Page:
U.S. Sen. Jim Webb said he doesn’t regret his vote for the controversial federal health care overhaul. But, in a television interview aired this morning, Virginia’s retiring senior senator said the process “could have been handled differently.”
Webb sat for an interview with Chuck Todd, the host of MSNBC’s “The Daily Rundown,” who has been profiling senators who opted not to seek re-election this year. Webb, a Democrat, is leaving the Senate after just one term.
At the end of the interview, Todd (whose wife worked on Webb’s 2006 campaign) asked Webb if there was a vote he would like to have back.
“My great regret in that is that I believe the whole health care issue could have been handled differently by the administration and over here,” Webb said.
“I think the way that the process we put forward, without a clear set of principles from the administration, caused a lot of fear in the country,” Webb added. “We had seven different, or five different committees boiling up 7,000 pages of contradictory information at the time when the country was in a recession and people were talking about this other stuff.”
Asked if he regrets his vote to pass the law, Webb said, “No. In the end — I voted with the Republicans 18 times — but in the end, I voted for it. I thought we do need to move forward. We need to find different ways to work with these issues. We could have had a smaller more focused package and the country would have been a lot more comfortable with the process, as well.”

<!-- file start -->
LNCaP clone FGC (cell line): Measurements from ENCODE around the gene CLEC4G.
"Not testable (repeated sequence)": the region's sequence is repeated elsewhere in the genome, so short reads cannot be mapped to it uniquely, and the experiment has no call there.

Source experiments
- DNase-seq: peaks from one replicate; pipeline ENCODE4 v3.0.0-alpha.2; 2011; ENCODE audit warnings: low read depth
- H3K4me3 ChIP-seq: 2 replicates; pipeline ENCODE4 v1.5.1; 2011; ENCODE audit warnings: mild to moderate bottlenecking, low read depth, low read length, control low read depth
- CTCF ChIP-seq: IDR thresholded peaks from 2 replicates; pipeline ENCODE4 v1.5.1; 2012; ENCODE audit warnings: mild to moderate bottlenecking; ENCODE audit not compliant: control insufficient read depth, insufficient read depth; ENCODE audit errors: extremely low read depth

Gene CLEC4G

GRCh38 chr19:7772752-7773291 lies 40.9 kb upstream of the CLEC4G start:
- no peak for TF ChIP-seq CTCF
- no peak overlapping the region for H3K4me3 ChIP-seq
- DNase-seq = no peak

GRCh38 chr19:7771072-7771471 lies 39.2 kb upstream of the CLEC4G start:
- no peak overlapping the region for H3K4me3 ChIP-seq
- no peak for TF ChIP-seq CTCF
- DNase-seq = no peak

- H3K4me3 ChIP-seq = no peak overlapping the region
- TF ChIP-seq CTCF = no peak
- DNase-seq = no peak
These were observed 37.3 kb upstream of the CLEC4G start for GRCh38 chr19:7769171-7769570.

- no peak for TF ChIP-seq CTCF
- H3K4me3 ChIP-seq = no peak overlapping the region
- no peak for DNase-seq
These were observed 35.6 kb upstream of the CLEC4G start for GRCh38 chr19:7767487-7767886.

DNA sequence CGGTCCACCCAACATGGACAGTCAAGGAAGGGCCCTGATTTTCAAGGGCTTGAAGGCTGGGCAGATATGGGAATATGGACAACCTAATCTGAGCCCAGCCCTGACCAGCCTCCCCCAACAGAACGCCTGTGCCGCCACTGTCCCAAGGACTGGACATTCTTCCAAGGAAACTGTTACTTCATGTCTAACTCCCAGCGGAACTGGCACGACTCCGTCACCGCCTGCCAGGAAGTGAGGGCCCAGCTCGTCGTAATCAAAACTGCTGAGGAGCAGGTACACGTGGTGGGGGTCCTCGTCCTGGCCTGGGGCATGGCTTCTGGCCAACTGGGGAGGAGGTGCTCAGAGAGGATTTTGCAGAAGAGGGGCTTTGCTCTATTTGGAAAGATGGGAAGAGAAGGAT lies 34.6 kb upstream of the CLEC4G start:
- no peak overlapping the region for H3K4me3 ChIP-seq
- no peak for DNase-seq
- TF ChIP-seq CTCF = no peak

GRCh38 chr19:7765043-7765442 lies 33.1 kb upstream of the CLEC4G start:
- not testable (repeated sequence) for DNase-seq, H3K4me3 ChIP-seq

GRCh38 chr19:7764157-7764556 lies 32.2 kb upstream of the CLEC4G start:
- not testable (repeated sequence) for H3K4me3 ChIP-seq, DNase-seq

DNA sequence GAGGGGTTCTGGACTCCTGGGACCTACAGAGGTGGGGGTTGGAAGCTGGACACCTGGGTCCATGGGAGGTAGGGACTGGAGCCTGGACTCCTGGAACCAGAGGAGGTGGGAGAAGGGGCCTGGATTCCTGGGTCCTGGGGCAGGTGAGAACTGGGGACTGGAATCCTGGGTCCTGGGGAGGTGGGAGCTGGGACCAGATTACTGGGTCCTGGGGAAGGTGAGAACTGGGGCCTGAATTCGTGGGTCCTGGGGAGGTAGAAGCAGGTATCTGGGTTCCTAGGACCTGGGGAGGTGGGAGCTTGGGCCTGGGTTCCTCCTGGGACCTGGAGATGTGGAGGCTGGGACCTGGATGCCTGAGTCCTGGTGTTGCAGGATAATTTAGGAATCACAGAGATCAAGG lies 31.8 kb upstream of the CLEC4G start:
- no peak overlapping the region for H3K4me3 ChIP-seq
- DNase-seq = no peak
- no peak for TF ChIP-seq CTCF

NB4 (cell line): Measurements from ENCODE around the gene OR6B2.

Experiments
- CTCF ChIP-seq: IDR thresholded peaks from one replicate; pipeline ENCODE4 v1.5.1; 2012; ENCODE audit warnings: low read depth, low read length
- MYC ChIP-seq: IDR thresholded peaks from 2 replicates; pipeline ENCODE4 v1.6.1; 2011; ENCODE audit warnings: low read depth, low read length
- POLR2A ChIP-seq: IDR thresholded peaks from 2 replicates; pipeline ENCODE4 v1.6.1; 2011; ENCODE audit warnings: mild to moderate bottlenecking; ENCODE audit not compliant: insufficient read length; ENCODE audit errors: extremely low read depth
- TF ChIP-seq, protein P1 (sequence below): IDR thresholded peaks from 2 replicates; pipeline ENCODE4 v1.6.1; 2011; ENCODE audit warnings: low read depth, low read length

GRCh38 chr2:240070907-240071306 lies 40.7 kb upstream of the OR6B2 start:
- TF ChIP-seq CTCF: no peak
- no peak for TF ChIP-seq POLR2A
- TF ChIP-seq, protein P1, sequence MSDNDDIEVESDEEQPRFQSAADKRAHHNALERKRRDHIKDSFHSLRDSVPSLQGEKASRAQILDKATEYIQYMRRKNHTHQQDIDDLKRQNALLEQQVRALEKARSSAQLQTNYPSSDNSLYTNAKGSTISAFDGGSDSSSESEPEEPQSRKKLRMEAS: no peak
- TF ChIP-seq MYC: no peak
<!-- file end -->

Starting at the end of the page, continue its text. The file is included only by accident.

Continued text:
Webb had some other interesting observations in the interview. He said his own party’s “raw, interest-group politics” has made it difficult to attract support from white, male working-class voters. Webb said he recently raised the issue directly with Obama, telling the president, “How, in the name of the Lord, can the Democratic Party — the party of Andrew Jackson — only be getting 28 percent of the white, male working-class vote?”
Webb also reiterated his views about affirmative action and diversity programs, which he spelled out in a controversial Wall Street Journal op-ed piece two years ago. Webb said he supports affirmative action programs for African Americans, “who’ve had a unique journey with respect to the United States government.” But Webb said those programs should not have been expanded to include recently arrived immigrants.
“My answer is: keep affirmative action or African Americans, who are in need,” Webb said. “But the rest of it — hey, welcome to America. Everybody deserves an equal shot. If you could say that, you could change the political formula in this country in very short order.”
On foreign policy, Webb restated his position that the president “has an obligation to come to the Congress when we are going to introduce military forces” in foreign countries. He called Libya “a classic example” of a president shirking that obligation. But, he added, Congress “has abrogated its historic responsibilities in terms of providing the proper balance of power between the executive branch and the legislative branch.”
– Michael Sluss